Does God need anything?

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Yes, He does. He needs our weakness!

Checkbook of Grace

But he said to me, “My grace is sufficient for you, for my power is made perfect in weakness.” Therefore I will boast all the more gladly of my weaknesses, so that the power of Christ may rest upon me2 Cor 12:9

What an amazing and imbalanced swap!  We give God our weaknesses and in exchange, He provides His unlimited power and strength.

In Paul’s case, God did not remove the illness or disease (that ambiguous thorn in his side), but gave Paul endurance not only to bear it but to rejoice in it.

I’ve been thinking about 3 things – ‘boasting in weakness’ as Paul puts it, God’s provisions and my needs.  John Piper writes in his book Faith in Future Grace that most of God’s word to us is in the form of promises.  It’s like God hands his redeemed kids an unlimited checkbook called Grace.   If grace is the set of all of God’s gifts to us, then within that purse or checking account or cupboard (whatever metaphor you prefer) are coins/checks/containers of different resources.

God's Grace Venn Diagram  You probably can’t read the small titles, but I think you’ll get the idea.  The big circle is all the grace available to us; the points are names of the forms of provision like:

  • mercy
  • strength
  • forgiveness
  • peace
  • financial resources
  • time
  • healing
  • patience
  • understanding
  • faith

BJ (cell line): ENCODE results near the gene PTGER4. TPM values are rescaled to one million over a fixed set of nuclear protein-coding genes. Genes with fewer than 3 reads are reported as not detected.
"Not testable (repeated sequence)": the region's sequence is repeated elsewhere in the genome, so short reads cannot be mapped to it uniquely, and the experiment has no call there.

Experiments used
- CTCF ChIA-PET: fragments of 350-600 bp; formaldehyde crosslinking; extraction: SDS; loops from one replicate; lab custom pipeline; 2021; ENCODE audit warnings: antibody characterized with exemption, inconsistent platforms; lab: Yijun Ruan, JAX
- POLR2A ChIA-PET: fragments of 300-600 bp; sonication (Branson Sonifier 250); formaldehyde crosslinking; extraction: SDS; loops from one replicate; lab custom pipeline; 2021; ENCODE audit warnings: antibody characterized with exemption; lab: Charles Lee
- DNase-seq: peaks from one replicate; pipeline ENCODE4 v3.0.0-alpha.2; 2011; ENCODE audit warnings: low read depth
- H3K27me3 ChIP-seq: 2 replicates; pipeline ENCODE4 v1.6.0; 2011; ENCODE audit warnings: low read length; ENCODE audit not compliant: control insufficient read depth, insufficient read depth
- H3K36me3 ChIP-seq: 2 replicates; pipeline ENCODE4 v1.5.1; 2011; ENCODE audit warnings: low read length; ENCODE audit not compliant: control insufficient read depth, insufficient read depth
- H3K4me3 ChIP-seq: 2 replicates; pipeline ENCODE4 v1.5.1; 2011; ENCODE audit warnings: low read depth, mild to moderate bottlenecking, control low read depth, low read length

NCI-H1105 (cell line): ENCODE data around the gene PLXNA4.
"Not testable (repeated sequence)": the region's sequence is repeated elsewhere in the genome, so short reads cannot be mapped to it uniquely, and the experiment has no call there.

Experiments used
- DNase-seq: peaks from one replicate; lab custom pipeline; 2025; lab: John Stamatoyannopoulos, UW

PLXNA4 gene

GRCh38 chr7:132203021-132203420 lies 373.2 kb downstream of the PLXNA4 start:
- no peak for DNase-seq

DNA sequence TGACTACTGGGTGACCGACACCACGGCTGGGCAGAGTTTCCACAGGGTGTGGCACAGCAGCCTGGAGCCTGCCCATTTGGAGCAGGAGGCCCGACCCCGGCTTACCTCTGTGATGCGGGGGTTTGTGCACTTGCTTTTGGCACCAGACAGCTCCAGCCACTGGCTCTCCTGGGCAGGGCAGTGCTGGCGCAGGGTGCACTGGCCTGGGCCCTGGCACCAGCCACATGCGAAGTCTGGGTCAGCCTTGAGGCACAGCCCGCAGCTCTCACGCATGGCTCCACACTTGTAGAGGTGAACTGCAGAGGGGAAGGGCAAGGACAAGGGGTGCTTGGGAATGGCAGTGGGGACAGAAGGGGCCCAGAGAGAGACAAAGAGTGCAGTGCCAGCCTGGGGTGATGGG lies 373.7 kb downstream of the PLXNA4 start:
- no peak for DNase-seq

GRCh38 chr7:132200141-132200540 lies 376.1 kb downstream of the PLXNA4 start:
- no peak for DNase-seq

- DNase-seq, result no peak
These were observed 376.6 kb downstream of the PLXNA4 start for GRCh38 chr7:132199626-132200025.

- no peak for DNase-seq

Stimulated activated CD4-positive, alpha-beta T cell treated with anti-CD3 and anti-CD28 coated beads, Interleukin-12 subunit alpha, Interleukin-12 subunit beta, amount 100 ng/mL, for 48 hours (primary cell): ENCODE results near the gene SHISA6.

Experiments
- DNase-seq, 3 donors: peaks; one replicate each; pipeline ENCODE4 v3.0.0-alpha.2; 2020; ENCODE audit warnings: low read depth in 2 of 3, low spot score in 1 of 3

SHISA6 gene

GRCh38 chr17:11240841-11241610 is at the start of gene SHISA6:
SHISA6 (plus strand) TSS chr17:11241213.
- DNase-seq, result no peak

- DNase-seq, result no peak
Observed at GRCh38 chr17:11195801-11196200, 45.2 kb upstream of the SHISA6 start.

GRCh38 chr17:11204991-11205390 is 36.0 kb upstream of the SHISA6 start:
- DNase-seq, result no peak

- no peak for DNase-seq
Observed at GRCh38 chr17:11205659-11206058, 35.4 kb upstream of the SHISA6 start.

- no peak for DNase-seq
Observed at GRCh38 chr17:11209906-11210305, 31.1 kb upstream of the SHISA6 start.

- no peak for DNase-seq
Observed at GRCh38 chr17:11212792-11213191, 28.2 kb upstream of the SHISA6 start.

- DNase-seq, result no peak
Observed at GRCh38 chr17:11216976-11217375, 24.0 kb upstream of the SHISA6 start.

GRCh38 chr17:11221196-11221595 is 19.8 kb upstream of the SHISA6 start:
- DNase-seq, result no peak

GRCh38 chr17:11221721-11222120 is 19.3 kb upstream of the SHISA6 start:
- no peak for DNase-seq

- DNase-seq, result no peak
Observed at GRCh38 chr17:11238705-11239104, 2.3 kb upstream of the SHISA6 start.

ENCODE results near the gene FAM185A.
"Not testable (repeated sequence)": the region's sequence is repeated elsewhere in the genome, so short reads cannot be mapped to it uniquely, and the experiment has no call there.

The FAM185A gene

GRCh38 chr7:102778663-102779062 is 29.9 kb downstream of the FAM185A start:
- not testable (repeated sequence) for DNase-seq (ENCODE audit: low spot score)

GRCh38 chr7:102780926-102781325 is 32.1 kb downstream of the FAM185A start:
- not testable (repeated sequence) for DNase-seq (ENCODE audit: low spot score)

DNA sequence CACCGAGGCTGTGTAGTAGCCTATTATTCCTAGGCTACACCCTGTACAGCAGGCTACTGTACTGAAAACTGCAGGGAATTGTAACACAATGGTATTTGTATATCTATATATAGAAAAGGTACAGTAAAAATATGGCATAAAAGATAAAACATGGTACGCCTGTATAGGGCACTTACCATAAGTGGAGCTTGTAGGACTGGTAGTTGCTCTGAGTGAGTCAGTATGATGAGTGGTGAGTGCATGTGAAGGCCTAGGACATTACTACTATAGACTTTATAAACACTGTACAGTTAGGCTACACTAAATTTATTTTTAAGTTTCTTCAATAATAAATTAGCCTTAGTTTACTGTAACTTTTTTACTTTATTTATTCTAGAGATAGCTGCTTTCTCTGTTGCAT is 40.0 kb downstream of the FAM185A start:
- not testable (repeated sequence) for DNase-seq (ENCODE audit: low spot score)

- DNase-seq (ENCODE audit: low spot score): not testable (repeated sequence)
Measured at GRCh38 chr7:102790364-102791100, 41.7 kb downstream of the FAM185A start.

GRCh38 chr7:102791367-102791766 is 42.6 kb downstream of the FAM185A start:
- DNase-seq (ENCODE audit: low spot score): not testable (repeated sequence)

• rescue

The promises become precious to you and me only when we are desperate and bank our all on them, moving out of the paralysis of fear into the open space called ‘trusting God to do what He says’.  Hence the checkbook.  Some of us carry a checkbook around in a pocket or purse and when we need something and don’t have the money in hand, we write a check and count on both the merchant accepting it in lieu of cash and our bank honoring it.

It’d be stupid to continue to be needy all the while carrying a valid checkbook!  But that is how we act with God’s word.

Okay – so here is where this gets real for me.  What is my # 1 weakness?  It’s the continual fear that I won’t have ENOUGH TIME to do what I need to do for school and home AND……have some time left over for me to do what Maria wants.  Daily and hourly I face and fight that fear.  So God, in His kind design to wean me off my fear and grow my default mechanism to trust Him continually, SEEMS to give me more stuff to do than I can SEE time available to me.

I’m a slow learner.  But I’m getting better.  My thoughts are lining up more times than not (80%) with God’s word. My heart, however, still drags its feet.

To help both you and me, here are some encouraging words.  Take them as reasons to believe that these promises ARE indeed meant to be used.  The first one states the fact that we actually POSSESS these promises if we are indeed Children of God:

  • (Paul lists several promises and ends a chapter quoting a promise from the Old Testament in 2 Sam 7:14 ) “I will be a Father to you, and you will be my sons and daughters, says the Lord Almighty.” (Paul then reasons…) Therefore, since we have these promises, dear friends…... 2 Cor 6:18 – 7:1a   

  • But my God shall supply all your needs according to his riches in glory by Christ Jesus – Phil 4:19
  • For I can do everything through Christ, who gives me strength – Phil 4:13
  • I am the Lord your God, who brought you up out of Egypt.  Open wide your mouth and I will fill it – Psalm 81:1

There are hundreds and hundreds of promises that will stun you if you will accept them as truthful words from a reliable source.